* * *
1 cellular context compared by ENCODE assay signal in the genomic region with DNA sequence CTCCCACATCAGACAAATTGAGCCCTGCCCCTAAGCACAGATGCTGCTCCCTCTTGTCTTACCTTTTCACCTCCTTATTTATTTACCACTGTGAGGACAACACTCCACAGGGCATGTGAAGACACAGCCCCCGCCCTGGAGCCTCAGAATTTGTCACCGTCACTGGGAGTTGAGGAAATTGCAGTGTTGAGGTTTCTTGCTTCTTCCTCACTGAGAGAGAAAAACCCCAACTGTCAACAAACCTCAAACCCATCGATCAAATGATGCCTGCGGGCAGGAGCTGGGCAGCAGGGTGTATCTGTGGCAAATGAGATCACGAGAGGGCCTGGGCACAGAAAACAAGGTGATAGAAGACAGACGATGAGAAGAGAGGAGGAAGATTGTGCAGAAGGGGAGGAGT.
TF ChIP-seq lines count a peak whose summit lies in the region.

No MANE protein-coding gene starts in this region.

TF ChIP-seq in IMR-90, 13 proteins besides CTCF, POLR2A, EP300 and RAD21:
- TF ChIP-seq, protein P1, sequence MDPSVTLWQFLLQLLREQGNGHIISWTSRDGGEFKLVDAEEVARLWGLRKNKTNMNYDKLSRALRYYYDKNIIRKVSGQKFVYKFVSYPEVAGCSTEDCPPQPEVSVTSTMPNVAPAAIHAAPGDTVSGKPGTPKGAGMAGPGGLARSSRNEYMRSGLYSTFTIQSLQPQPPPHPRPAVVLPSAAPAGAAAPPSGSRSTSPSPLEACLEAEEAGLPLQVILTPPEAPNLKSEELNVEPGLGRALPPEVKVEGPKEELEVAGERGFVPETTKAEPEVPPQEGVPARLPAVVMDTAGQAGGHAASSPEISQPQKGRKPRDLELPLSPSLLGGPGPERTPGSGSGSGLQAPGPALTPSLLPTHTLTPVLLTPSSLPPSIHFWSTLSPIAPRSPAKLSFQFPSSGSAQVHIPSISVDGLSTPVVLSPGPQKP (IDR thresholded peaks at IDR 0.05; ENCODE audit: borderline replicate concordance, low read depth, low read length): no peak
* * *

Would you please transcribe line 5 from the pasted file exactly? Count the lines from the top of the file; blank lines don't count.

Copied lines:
- TF ChIP-seq, protein P1, sequence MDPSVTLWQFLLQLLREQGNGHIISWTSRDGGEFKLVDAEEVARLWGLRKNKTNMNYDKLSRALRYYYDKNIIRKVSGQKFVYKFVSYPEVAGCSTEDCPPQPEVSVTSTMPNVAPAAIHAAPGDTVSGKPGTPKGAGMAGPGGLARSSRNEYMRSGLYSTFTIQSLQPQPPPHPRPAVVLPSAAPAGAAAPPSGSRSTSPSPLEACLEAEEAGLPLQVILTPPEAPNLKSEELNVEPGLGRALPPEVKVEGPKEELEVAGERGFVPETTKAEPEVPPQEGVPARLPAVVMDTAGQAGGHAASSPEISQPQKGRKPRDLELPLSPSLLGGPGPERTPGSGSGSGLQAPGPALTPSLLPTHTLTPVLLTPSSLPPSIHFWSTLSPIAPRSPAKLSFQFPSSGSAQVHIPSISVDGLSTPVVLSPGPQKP (IDR thresholded peaks at IDR 0.05; ENCODE audit: borderline replicate concordance, low read depth, low read length): no peak